OpenJurist

187 F2d 531 Preston's Estate v. Commissioner of Internal Revenue

187 F.2d 531

51-1 USTC P 9198

PRESTON'S ESTATE,
v.
COMMISSIONER OF INTERNAL REVENUE.

No. 115, Docket 21748.

United States Court of Appeals Second Circuit.

Argued Feb. 14, 1951.
Decided March 6, 1951.

Polikoff & Clareman, New York City (Benet Polikoff, Jack Clareman, New York City, of counsel), for petitioner.

Charles Oliphant, Washington, D.C., Theron Lamar Caudle, Asst. Atty. Gen., Ellis N. Slack, Lee A. Jackson, I. Henry Kutz, Special Assts. to the Atty. Gen., for respondent.

Before CHASE, CLARK and FRANK, Circuit Judges.

PER CURIAM.

1

The question here presented is whether the trust which we held valid in Preston v. Commissioner of Internal Revenue, 2 Cir., 132 F.2d 763 was revocable by the grantor. We then held that the grantor, Preston, could take deductions on his income tax return for the interest he paid on his personal bond under seal which became the corpus of the trust. His obligation to pay such interest had been established by the decision of the state court, United States Trust Co., of New York v. Preston, 264 App.Div. 152, 34 N.Y.S.2d 646, and familiarity with the opinion in each of those cases will be assumed.

2

The beneficiary, Alice Gwynne Preston, died on December 23, 1946 after a period of mental illness. She had paid an income tax on the amounts she received from the trust each year until 1943 but thereafter such receipts were omitted from the gross income reported in returns filed by, or for, her. In this proceeding her administratrix is seeking to have reversed a decision of the tax court holding that such receipts were the taxable income of the deceased. The ground relied on for that is the contention that the trust was revocable and consequently its income was taxable to the grantor under Section 166 of the Internal Revenue Code, 26 U.S.C.A. § 166, and not to the beneficiary whom this petitioner represents.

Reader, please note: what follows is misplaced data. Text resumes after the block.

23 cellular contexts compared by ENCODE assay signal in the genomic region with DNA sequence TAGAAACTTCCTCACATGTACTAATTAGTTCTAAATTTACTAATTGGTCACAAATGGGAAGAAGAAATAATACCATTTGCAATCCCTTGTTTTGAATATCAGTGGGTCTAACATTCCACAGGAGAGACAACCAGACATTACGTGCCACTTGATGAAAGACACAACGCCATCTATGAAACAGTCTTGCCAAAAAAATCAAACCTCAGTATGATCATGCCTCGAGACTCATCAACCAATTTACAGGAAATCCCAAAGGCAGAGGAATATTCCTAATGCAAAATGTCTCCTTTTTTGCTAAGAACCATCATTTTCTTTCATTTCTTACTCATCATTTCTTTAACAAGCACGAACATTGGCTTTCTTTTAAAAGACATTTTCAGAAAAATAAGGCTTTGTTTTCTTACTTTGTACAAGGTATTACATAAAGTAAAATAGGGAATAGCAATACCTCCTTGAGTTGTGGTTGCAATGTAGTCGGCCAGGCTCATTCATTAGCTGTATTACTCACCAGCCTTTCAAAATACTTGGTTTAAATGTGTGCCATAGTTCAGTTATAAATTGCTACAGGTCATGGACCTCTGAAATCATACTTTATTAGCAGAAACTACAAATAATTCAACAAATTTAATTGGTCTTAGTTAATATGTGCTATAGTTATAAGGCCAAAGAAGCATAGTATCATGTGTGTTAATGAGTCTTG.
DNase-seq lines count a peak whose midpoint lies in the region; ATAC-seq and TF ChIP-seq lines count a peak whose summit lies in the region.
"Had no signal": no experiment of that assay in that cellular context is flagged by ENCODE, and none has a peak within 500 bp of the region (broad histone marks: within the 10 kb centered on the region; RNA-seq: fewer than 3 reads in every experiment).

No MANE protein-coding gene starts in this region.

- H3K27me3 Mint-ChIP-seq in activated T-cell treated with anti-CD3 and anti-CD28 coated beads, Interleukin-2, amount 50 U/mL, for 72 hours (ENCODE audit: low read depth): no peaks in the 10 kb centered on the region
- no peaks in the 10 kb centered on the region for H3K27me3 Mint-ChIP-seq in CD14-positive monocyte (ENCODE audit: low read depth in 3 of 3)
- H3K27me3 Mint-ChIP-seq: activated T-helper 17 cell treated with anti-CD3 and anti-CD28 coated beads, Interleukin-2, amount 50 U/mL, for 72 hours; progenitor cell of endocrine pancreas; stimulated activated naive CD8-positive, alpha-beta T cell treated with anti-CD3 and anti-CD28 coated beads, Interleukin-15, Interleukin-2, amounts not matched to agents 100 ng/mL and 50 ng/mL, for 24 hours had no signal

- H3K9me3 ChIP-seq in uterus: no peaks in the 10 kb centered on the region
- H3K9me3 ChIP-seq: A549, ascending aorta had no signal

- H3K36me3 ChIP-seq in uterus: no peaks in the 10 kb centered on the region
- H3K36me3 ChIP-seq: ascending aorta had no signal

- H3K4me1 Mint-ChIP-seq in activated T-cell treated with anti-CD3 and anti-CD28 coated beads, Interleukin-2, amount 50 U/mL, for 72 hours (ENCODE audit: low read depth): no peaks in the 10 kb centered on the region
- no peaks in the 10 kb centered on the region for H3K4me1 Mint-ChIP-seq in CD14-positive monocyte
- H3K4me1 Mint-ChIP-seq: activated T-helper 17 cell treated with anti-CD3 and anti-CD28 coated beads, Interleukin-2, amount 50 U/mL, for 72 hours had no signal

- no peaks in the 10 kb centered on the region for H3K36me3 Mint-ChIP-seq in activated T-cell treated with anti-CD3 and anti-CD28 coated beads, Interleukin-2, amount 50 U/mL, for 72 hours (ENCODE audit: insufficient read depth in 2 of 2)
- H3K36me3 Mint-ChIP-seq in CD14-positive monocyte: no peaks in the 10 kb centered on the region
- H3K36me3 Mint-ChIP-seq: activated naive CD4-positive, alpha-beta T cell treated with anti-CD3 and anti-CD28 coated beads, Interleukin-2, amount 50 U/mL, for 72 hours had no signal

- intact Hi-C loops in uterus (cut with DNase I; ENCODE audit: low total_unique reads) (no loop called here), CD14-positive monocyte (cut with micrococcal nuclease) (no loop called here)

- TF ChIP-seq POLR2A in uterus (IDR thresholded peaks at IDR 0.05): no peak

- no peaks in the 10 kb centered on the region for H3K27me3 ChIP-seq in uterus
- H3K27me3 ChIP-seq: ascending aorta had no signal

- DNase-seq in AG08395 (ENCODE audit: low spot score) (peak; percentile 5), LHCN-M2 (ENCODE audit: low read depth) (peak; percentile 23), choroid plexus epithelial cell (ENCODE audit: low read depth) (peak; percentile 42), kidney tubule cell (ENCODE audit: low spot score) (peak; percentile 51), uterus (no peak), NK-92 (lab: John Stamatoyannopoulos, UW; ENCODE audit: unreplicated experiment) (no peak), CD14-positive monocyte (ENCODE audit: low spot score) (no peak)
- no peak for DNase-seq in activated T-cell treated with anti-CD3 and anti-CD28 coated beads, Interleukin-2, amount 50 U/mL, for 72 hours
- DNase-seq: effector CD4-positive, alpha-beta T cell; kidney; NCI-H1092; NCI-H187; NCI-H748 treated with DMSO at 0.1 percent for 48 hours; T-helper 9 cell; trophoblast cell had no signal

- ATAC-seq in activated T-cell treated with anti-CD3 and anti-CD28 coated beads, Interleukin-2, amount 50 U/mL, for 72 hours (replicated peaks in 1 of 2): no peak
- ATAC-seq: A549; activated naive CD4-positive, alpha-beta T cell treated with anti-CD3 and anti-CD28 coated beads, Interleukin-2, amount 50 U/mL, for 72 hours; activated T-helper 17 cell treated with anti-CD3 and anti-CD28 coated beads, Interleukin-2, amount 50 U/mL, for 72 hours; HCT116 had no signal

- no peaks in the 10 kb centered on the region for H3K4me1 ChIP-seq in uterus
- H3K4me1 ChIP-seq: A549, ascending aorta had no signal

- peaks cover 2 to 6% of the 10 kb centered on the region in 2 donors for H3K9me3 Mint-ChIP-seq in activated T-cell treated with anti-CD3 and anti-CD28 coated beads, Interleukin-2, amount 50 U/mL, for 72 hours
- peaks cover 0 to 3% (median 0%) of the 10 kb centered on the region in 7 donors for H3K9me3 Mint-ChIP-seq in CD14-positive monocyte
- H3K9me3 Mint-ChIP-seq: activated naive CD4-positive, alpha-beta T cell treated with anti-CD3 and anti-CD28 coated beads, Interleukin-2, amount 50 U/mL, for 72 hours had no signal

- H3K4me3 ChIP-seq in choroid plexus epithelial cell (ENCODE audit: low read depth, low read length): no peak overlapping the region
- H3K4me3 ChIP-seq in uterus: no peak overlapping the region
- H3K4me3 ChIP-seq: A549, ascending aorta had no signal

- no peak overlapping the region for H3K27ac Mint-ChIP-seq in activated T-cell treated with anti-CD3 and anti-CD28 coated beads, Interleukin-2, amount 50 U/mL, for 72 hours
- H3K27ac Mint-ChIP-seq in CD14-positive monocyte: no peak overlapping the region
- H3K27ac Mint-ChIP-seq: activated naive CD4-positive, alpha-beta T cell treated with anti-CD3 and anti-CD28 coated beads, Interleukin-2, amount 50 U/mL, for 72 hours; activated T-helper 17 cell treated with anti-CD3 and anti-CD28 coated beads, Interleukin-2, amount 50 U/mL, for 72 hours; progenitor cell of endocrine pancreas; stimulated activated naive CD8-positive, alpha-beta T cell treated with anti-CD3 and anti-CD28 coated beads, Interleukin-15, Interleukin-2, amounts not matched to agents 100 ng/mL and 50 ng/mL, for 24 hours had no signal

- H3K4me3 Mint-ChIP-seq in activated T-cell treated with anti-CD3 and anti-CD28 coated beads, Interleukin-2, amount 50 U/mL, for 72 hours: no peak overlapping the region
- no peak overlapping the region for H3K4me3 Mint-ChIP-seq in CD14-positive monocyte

3

The terms of the trust and the above decisions completely refute the assertion that this trust was revocable. The grantor had no option but to pay the interest on his bond to the corporate trustee for distribution according to the fixed provisions of the trust instrument. The first decision of the Board of Tax Appeals, William P. T. Preston, Preston v. C.I.R., 44 B.T.A. 973 would, indeed, give support to the petitioner's position but the reversal of that decision and what has since been decided in respect to this very trust leaves it without present importance. Cf. Commissioner of Internal Revenue v. Sunnen, 333 U.S. 591, 68 S.Ct. 715, 92 L.Ed. 989. The reversion to the grantor when the trust terminated at the death of the survivor of the named beneficiaries did not make Sec. 166, I.R.C., applicable. Helvering v. Wood, 309 U.S. 344, 60 S.Ct. 551, 84 L.Ed. 796. Here, as there, the necessary power to revest or revoke was lacking.

4

Affirmed.